The former Portland developer, Michael Liberty, has been charged with wire and securities fraud as part of a multi-million dollar ploy to get investors to invest in a new financial technology company. Wednesday, officials announced the US Department of Justice.
Liberty, 58, of Windermere, Florida, and Paul E. Hess, 63, of Braintree, Mass., Were each charged in an indictment filed Wednesday in federal court in Portland with a chief. Charges of conspiracy to commit online fraud and four charges of wire fraud and a charge of securities fraud, according to a press release issued by the Ministry. In addition, Liberty was charged with one count of conspiracy to launder money and three counts of money laundering.
Liberty had previously been charged with fraud in a civil case filed last year by the Securities and Exchange Commission. The SEC has accused Liberty and others of defrauding investors for nearly $ 50 million. Liberty and other defendants have denied the allegations in their official responses to the SEC's action.
Wednesday's indictment states that Liberty and Hess had solicited, beginning in 2010, investments in Mozido, a private start-up in the financial technology sector based in Austin, Texas, which offered users a way to to pay with their mobile phone, says the release.
Liberty and Hess reportedly collected millions of dollars from investors, telling them that their money would be used to finance Mozido's commercial activities and that he was not paid to do so.
The indictment alleges that much of the money has not been donated to Mozido – what Liberty describes as a mobile wallet. Some of the money was diverted to pay for Liberty's personal expenses, while Hess received commissions and other payments for the money he raised from investors, according to the Department of Justice.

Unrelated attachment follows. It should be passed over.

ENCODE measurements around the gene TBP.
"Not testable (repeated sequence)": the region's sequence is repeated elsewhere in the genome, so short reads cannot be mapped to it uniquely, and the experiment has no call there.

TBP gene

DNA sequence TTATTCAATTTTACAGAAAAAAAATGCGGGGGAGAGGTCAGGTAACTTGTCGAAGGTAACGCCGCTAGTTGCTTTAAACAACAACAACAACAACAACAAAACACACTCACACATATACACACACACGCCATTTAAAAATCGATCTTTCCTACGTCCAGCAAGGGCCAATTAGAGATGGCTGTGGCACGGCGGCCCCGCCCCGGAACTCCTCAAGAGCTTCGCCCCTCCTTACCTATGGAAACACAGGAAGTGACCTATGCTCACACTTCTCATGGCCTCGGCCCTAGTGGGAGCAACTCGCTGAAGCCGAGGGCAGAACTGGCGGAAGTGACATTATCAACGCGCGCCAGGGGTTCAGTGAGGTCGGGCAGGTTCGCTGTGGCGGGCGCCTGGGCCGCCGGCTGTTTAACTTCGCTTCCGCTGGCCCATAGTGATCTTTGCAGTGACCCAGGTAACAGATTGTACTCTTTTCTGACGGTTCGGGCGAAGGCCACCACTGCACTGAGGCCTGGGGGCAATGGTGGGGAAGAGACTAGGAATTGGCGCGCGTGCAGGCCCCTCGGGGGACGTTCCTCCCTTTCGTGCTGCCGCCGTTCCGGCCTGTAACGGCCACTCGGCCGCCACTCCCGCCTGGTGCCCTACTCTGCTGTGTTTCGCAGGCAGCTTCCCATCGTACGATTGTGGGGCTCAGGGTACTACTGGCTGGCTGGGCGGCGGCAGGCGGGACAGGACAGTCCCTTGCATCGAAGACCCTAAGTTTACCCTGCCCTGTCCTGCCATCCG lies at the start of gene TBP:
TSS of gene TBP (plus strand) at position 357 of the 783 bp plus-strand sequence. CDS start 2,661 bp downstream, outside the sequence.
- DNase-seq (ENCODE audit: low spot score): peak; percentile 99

Portland-based Liberty lawyer Thimi R. Mina said his client "categorically denies criminal charges" and hopes to be exonerated. Mina issued a statement on behalf of her client Wednesday night in response to the government's legal actions.
"The fact that there is already a civil lawsuit filed by the Securities & Exchange Commission in the District of Maine, which is the appropriate forum to deal with these allegations," Mina emphasizes. I said.
Mina said Liberty founded Mozido more than a decade ago and had helped the company become an innovative leader in the mobile wallet market, which had won several patents worldwide.
"Mr. Liberty has been recognized as a visionary who wanted to give millions of unbanked people access to a mobile financial platform that would provide them with upward economic mobility and hope for a better life," said Mina.
Mina said investors would benefit from these unique technologies developed by Mozido.
"Ironically, these criminal lawsuits, while claiming to be motivated by the desire to protect Mozido's sophisticated investors, could have a negative impact on the company's ability to take advantage of the patents and technologies coined by Mr. Liberty," he said. said Mina.
Mina added that Liberty would continue "to work tirelessly to develop Mozido's business," while waiting for his day in court.
The accused is liable to imprisonment for up to 20 years and a fine of not less than $ 250,000, to a fine of not more than $ 250,000, to a fine of $ 5 million and a $ 5 million fine. In addition, Liberty is liable to imprisonment for up to 10 years and a fine of at least US $ 250,000 for money laundering.
Liberty is from Gray, Maine. He developed the 100 Middle St. Portland office complex and Chandler's Wharf condominiums in the 1980s before leaving. Although he now lives in Florida, Liberty still holds stakes in Maine and the SEC says most of the activities described in the civil allegations took place in Maine.
Deputy Attorney General Brian A. Benczkowski of the Criminal Division of the Maine Department of Justice, US Attorney Halsey B. Frank, Special Agent in Charge Joseph Bonavolonta of the FBI Office in Boston and Special Agent in Charge Kristina O. Connell of The criminal investigation of the IRS in Boston made the announcement Wednesday of the indictment.
The FBI's resident agency in Portland, Maine, and the IRS-CI are investigating the case. Trial Attorneys Michelle Pascucci and Matthew Sullivan of the Criminal Division Fraud Section and US Deputy Attorney General Donald Clark of the District of Maine continue the case.
The editor of the city, John Richardson, contributed to this report.
Dennis Hoey can be contacted at 791-6365 or at:
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